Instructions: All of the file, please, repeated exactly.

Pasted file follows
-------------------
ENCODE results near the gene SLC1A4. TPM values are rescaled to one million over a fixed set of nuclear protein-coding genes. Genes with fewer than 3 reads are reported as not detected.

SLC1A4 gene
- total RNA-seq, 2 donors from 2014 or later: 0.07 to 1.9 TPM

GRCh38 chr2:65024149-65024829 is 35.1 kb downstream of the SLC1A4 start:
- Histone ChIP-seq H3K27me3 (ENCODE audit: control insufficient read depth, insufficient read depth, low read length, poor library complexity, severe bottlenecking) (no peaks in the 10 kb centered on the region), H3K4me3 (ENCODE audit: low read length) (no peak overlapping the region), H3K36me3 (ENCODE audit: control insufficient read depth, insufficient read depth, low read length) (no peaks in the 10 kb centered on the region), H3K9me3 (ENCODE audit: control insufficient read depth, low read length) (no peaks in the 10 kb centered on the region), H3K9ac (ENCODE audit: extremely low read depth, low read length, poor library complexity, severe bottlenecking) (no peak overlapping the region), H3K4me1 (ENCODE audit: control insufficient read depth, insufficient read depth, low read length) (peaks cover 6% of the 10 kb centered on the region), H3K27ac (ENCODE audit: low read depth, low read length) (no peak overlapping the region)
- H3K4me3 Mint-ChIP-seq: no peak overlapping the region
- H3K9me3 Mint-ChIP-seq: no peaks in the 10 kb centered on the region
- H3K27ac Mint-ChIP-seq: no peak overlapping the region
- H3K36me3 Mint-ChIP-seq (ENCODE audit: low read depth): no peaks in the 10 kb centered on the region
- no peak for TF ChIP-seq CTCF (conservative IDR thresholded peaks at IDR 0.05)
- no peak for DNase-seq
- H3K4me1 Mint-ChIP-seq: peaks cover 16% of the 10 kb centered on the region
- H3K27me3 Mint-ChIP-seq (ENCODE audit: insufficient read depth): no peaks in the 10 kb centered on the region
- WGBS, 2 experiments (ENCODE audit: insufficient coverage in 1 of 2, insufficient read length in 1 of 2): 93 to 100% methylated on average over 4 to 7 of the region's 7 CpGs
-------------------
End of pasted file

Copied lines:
ENCODE results near the gene SLC1A4. TPM values are rescaled to one million over a fixed set of nuclear protein-coding genes. Genes with fewer than 3 reads are reported as not detected.

SLC1A4 gene
- total RNA-seq, 2 donors from 2014 or later: 0.07 to 1.9 TPM

GRCh38 chr2:65024149-65024829 is 35.1 kb downstream of the SLC1A4 start:
- Histone ChIP-seq H3K27me3 (ENCODE audit: control insufficient read depth, insufficient read depth, low read length, poor library complexity, severe bottlenecking) (no peaks in the 10 kb centered on the region), H3K4me3 (ENCODE audit: low read length) (no peak overlapping the region), H3K36me3 (ENCODE audit: control insufficient read depth, insufficient read depth, low read length) (no peaks in the 10 kb centered on the region), H3K9me3 (ENCODE audit: control insufficient read depth, low read length) (no peaks in the 10 kb centered on the region), H3K9ac (ENCODE audit: extremely low read depth, low read length, poor library complexity, severe bottlenecking) (no peak overlapping the region), H3K4me1 (ENCODE audit: control insufficient read depth, insufficient read depth, low read length) (peaks cover 6% of the 10 kb centered on the region), H3K27ac (ENCODE audit: low read depth, low read length) (no peak overlapping the region)
- H3K4me3 Mint-ChIP-seq: no peak overlapping the region
- H3K9me3 Mint-ChIP-seq: no peaks in the 10 kb centered on the region
- H3K27ac Mint-ChIP-seq: no peak overlapping the region
- H3K36me3 Mint-ChIP-seq (ENCODE audit: low read depth): no peaks in the 10 kb centered on the region
- no peak for TF ChIP-seq CTCF (conservative IDR thresholded peaks at IDR 0.05)
- no peak for DNase-seq
- H3K4me1 Mint-ChIP-seq: peaks cover 16% of the 10 kb centered on the region
- H3K27me3 Mint-ChIP-seq (ENCODE audit: insufficient read depth): no peaks in the 10 kb centered on the region
- WGBS, 2 experiments (ENCODE audit: insufficient coverage in 1 of 2, insufficient read length in 1 of 2): 93 to 100% methylated on average over 4 to 7 of the region's 7 CpGs